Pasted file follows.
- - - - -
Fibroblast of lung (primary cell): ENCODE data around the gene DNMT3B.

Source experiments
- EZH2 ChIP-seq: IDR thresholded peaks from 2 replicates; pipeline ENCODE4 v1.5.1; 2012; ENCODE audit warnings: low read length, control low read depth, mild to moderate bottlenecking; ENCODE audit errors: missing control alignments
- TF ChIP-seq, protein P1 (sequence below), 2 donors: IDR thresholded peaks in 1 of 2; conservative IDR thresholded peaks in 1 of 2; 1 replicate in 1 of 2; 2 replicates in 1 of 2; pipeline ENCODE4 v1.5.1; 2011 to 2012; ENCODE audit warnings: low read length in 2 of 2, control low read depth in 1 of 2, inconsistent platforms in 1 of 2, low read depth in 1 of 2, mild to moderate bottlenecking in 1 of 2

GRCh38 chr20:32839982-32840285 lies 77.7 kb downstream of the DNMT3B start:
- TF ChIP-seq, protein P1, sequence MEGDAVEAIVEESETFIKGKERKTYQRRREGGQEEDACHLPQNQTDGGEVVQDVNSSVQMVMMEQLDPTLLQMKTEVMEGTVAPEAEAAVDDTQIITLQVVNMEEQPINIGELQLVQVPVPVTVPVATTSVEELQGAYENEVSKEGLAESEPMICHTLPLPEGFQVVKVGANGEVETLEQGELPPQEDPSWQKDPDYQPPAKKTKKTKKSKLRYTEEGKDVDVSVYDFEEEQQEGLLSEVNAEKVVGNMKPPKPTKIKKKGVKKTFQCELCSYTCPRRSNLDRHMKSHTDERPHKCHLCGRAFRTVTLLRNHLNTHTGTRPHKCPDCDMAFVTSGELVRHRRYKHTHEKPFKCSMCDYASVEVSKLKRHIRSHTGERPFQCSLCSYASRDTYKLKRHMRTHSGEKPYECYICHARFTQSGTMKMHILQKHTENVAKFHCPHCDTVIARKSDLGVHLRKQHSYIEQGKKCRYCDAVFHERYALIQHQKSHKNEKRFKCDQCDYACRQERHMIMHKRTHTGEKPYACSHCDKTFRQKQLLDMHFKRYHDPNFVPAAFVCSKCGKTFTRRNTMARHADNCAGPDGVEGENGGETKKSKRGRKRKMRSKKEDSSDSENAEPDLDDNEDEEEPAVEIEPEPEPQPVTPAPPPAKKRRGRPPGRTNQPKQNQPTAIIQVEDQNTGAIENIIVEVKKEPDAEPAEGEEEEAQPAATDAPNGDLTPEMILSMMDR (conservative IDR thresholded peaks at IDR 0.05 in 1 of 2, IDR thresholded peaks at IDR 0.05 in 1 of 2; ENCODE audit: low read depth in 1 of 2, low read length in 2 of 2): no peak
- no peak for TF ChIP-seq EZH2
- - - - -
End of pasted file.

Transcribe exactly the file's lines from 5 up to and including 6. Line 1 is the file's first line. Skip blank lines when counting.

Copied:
GRCh38 chr20:32839982-32840285 lies 77.7 kb downstream of the DNMT3B start:
- TF ChIP-seq, protein P1, sequence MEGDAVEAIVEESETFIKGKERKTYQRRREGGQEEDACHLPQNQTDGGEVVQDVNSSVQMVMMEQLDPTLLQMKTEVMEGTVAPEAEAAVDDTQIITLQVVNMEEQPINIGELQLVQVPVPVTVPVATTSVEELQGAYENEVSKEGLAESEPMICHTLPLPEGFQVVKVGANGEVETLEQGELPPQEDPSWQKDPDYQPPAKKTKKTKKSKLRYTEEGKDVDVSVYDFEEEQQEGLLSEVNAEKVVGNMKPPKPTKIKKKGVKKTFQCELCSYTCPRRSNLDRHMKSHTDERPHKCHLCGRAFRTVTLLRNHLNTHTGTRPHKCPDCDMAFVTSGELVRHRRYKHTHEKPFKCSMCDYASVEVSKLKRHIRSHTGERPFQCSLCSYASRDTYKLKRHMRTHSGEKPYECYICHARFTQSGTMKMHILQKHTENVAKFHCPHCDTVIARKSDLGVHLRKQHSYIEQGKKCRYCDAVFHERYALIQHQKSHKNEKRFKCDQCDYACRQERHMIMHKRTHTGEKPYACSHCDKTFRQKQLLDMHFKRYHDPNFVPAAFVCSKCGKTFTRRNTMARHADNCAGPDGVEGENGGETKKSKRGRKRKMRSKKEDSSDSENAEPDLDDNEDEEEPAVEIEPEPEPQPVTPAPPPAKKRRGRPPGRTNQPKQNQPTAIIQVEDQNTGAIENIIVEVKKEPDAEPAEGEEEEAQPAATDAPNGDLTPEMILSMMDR (conservative IDR thresholded peaks at IDR 0.05 in 1 of 2, IDR thresholded peaks at IDR 0.05 in 1 of 2; ENCODE audit: low read depth in 1 of 2, low read length in 2 of 2): no peak